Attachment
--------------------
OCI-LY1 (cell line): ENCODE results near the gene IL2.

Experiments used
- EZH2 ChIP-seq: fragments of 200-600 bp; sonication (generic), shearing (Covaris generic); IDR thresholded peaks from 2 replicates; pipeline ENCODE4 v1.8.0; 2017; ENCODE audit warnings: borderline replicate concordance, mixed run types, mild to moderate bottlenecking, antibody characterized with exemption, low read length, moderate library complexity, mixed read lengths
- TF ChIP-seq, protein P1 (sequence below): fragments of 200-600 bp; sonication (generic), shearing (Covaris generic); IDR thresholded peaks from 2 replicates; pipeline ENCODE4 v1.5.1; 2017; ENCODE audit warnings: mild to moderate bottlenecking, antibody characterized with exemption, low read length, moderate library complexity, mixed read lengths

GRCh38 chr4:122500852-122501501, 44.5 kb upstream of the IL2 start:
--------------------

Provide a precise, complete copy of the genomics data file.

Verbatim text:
OCI-LY1 (cell line): ENCODE results near the gene IL2.

Experiments used
- EZH2 ChIP-seq: fragments of 200-600 bp; sonication (generic), shearing (Covaris generic); IDR thresholded peaks from 2 replicates; pipeline ENCODE4 v1.8.0; 2017; ENCODE audit warnings: borderline replicate concordance, mixed run types, mild to moderate bottlenecking, antibody characterized with exemption, low read length, moderate library complexity, mixed read lengths
- TF ChIP-seq, protein P1 (sequence below): fragments of 200-600 bp; sonication (generic), shearing (Covaris generic); IDR thresholded peaks from 2 replicates; pipeline ENCODE4 v1.5.1; 2017; ENCODE audit warnings: mild to moderate bottlenecking, antibody characterized with exemption, low read length, moderate library complexity, mixed read lengths

GRCh38 chr4:122500852-122501501, 44.5 kb upstream of the IL2 start: